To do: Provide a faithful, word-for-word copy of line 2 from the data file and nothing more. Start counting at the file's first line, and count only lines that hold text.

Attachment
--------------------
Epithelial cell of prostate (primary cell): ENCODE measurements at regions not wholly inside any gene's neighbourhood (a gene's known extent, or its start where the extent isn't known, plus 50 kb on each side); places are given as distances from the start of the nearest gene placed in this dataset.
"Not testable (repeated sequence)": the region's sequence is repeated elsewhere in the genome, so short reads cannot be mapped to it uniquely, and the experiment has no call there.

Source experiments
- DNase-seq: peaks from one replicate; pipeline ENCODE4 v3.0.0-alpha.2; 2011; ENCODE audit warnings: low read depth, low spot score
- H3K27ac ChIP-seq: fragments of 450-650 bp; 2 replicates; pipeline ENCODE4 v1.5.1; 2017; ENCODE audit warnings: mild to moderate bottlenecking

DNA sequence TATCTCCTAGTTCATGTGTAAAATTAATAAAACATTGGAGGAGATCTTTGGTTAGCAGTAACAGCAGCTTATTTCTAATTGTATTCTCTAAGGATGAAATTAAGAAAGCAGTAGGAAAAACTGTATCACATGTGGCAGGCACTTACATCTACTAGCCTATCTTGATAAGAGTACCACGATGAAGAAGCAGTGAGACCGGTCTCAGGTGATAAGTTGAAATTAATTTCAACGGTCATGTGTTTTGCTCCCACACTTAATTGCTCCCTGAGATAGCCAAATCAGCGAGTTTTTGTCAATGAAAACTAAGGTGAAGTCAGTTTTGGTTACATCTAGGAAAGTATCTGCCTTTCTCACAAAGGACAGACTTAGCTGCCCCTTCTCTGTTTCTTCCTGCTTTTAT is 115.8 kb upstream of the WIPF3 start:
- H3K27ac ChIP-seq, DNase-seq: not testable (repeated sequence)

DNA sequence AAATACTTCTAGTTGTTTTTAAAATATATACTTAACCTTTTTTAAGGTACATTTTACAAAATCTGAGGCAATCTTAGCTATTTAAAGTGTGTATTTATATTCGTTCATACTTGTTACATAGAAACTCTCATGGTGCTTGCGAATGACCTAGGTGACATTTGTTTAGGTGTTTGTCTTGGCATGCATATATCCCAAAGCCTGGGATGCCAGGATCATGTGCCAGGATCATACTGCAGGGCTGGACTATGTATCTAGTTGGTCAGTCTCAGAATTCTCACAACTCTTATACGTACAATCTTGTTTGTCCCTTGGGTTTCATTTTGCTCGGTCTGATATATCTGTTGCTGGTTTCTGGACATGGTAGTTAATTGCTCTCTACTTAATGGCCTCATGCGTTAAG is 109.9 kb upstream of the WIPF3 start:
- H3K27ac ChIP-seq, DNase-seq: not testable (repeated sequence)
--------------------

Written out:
"Not testable (repeated sequence)": the region's sequence is repeated elsewhere in the genome, so short reads cannot be mapped to it uniquely, and the experiment has no call there.